I have a function $y=\frac{1}{x}$. If $x = 1$, then $y = 1$; if $x = 2$, then $y = 0.5$, etc. If I wanted to add the previous term to the current term, I would have $x = 1.5$, $x = 2.167$ etc.

The terms in the sequence could be represented as:

Term 1:$\ x+\frac{1}{x}$

Term 2:$\ x+\frac{1}{x+\frac{1}{x}}+\frac{1}{x}$

Term 3:$\ x+\frac{1}{x+\frac{1}{x}}+\frac{1}{x+\frac{1}{x+\frac{1}{x}}+\frac{1}{x}}+\frac{1}{x}$

If the initial value was set to $x = 1$, the sequence would continue $x = 2$, $x = 2.5$, $x = 2.9$, with the recurrence relationship $a_n =a_{n-1} +\frac{1}{a_{n-1} }$ .

When I plot the first $1000$ numbers in the sequence, they converge to fit a power law line of best fit$\ 1.4234x^{0.4993}$, but I have no idea why. Shown below is the plot of the first $1000$ numbers and the line of best fit:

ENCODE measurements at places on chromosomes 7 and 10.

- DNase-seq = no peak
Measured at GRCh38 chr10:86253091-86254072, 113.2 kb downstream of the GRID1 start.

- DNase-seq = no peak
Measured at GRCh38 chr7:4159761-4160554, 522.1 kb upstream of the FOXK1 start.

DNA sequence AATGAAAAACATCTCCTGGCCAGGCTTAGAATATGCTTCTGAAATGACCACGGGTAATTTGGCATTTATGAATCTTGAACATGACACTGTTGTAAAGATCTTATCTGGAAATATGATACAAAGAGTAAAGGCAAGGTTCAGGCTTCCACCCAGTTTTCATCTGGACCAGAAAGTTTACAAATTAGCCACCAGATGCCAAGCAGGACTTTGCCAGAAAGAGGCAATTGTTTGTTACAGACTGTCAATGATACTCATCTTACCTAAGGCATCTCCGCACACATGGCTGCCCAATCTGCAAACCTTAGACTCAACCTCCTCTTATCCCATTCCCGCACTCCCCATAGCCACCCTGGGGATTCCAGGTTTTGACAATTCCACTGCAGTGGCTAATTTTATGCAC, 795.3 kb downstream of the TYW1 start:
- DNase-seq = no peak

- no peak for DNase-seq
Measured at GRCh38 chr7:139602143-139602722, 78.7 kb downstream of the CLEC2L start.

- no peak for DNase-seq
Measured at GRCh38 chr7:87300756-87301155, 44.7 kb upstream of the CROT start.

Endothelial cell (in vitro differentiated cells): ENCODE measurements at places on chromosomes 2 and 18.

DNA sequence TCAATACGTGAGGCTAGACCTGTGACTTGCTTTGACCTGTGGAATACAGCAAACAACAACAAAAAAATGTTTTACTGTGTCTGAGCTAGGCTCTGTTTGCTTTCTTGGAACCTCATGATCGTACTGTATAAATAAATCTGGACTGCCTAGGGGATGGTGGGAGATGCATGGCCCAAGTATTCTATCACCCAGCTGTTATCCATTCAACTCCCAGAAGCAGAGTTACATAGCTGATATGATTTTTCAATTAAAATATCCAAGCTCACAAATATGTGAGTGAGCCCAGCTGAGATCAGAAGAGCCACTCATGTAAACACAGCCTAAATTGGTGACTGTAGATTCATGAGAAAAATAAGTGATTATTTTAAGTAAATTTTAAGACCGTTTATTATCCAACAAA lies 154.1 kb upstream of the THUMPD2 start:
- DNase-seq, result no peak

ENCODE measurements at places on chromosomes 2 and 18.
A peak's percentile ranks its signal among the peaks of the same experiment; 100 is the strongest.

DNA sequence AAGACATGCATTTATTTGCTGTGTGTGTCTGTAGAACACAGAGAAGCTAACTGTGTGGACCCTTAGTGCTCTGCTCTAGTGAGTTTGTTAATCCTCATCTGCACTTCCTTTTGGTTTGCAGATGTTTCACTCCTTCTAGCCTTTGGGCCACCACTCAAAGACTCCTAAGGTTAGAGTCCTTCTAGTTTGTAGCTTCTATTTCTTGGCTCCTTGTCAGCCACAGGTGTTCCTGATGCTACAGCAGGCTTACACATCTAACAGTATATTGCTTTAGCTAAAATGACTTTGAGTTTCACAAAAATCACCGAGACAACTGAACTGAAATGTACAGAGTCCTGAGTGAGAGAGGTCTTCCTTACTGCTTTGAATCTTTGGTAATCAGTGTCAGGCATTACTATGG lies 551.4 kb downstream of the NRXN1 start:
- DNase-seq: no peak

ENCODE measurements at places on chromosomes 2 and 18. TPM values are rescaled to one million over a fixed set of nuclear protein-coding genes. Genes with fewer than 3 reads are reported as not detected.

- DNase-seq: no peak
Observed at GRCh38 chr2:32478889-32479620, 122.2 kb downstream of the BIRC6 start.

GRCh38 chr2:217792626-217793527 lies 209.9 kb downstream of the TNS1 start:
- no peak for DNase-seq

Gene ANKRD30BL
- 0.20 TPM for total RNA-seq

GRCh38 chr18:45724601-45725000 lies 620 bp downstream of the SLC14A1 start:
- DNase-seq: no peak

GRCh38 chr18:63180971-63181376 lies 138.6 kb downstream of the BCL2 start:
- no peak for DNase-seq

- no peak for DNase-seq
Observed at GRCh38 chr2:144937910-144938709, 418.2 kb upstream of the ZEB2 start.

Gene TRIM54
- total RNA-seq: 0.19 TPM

Plot of first 1000 numbers and line of best fit

Does a closed form representation of this sequence exist? Something like a function of the Fibonacci numbers, or a sum of series, or a sum of series within a sum of series? Many thanks!

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  • 1
    $\begingroup$ It seems like you want to study the recurrence relation $a_{n+1}:=f(a_n)$ with $a_0:=x$ and $f(y):=y+\frac1y$. $\endgroup$
    – nejimban
    Jan 14 at 9:21
  • 1
    $\begingroup$ If @nejimban is right, note $a_{n+1}^2-a_n^2>2$. $\endgroup$
    – J.G.
    Jan 14 at 10:07
  • 1
    $\begingroup$ $a_{n+1}-a_n=\frac{a_{n+1}-a_n}{(n+1)-n}=\frac{1}{a_n}\,\, \Rightarrow \,\, \frac{d a_n}{dn}\approx \frac{1}{a_n}\,\,\Rightarrow\,\, a_n\sim\sqrt2\sqrt n$ $\endgroup$
    – Svyatoslav
    Jan 14 at 10:28
  • $\begingroup$ You may look here $\endgroup$
    – jjagmath
    Jan 14 at 18:14
  • $\begingroup$ Amazing thank you everyone for your help! They've put me on the right path now :) $\endgroup$
    – luke
    Jan 16 at 10:06

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